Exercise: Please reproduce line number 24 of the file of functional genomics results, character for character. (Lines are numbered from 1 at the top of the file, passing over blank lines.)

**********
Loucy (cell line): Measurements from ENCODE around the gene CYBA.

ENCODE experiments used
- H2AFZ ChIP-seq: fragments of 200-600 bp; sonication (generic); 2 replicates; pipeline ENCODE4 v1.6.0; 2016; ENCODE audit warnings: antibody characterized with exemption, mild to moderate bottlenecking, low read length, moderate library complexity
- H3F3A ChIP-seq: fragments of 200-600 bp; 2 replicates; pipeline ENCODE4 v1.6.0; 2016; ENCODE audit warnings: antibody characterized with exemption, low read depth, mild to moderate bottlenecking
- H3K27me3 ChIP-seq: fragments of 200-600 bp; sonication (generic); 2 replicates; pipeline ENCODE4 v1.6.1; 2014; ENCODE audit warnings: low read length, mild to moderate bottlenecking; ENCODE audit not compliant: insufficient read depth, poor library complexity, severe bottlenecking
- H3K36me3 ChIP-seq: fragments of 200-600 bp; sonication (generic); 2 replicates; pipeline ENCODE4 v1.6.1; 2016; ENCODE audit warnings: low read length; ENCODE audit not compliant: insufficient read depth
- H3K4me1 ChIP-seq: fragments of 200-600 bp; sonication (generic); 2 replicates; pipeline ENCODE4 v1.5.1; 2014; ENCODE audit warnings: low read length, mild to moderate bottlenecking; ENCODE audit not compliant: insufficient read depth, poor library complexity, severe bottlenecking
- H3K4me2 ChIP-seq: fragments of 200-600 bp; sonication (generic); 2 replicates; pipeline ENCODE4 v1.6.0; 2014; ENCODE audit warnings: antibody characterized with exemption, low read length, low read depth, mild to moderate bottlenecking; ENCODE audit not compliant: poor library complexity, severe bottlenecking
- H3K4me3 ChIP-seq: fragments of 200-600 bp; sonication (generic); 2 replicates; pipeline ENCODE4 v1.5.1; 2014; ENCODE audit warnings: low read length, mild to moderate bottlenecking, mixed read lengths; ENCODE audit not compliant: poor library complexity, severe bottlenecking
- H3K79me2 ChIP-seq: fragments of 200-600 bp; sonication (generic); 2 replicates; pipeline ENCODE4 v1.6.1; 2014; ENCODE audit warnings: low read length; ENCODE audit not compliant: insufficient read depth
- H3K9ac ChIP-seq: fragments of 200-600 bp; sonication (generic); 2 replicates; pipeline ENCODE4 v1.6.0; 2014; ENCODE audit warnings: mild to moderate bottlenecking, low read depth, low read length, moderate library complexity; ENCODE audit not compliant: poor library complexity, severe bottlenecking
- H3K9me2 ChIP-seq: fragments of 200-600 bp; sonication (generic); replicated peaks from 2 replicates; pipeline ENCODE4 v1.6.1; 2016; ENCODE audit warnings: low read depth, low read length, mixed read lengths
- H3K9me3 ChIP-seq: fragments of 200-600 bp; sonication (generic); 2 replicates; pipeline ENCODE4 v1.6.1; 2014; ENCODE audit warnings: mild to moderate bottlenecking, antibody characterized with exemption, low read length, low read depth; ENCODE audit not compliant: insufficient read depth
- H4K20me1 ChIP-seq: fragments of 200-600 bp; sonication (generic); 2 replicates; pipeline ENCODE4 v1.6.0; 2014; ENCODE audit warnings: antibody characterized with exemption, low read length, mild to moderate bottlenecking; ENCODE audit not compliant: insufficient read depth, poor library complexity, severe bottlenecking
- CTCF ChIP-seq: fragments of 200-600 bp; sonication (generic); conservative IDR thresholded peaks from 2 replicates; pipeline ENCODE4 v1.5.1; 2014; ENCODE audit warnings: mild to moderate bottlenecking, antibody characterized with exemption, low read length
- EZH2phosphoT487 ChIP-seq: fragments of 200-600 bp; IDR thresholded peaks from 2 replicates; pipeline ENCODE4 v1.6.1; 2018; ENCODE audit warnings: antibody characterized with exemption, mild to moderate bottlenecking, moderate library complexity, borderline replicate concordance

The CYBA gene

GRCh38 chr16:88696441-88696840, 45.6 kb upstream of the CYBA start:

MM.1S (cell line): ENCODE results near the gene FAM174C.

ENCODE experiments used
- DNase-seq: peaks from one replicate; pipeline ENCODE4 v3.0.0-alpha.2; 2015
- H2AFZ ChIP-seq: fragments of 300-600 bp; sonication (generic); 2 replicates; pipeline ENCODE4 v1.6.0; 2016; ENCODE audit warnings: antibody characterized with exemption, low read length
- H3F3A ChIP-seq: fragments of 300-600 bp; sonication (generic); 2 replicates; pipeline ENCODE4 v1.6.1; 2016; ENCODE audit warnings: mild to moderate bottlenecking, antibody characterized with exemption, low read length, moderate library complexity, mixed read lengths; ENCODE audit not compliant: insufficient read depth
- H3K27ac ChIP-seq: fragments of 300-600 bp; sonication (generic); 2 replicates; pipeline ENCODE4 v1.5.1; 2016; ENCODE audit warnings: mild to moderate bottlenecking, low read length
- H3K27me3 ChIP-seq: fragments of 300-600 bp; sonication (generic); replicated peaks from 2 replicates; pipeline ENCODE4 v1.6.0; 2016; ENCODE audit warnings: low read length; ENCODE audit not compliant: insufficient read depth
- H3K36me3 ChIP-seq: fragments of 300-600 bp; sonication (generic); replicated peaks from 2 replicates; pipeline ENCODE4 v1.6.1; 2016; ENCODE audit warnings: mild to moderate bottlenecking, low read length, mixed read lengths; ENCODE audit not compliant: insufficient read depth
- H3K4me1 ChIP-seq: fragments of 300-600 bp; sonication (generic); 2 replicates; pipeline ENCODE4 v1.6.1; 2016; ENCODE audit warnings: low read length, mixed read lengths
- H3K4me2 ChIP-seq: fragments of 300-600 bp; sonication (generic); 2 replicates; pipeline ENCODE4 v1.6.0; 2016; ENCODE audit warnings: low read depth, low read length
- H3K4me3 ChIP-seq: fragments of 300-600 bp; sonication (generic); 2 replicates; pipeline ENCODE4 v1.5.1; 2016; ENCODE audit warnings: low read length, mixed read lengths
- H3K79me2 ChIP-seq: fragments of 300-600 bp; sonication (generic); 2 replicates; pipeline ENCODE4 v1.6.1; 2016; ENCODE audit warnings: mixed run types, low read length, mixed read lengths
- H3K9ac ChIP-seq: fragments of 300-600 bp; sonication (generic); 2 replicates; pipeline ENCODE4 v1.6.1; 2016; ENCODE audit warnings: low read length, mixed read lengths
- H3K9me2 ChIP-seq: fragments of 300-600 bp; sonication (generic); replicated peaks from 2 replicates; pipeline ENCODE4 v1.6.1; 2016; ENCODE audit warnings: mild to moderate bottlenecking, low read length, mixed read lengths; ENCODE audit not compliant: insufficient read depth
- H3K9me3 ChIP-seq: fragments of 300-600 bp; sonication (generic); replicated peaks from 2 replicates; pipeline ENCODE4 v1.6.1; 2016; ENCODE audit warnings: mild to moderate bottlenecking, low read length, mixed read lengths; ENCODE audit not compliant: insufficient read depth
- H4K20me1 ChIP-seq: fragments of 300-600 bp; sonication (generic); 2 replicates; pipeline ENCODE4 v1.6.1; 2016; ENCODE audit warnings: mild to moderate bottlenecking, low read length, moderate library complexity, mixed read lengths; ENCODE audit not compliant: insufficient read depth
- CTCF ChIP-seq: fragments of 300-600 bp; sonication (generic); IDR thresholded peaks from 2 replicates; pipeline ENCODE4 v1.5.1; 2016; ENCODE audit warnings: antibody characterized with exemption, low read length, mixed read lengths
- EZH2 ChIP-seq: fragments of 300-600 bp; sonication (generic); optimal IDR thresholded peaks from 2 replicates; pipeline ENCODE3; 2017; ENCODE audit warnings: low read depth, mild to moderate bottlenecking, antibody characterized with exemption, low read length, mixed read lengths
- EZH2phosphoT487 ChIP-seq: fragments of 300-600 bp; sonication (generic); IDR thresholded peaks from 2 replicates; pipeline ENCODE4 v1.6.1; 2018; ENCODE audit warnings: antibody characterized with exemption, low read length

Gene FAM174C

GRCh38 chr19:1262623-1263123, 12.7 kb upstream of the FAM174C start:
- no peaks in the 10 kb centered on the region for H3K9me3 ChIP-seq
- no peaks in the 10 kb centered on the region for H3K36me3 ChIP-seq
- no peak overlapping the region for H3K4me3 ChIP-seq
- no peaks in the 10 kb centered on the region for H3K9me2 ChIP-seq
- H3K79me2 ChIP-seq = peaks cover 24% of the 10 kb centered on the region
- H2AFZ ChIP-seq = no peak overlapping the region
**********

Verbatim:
- H3K27ac ChIP-seq: fragments of 300-600 bp; sonication (generic); 2 replicates; pipeline ENCODE4 v1.5.1; 2016; ENCODE audit warnings: mild to moderate bottlenecking, low read length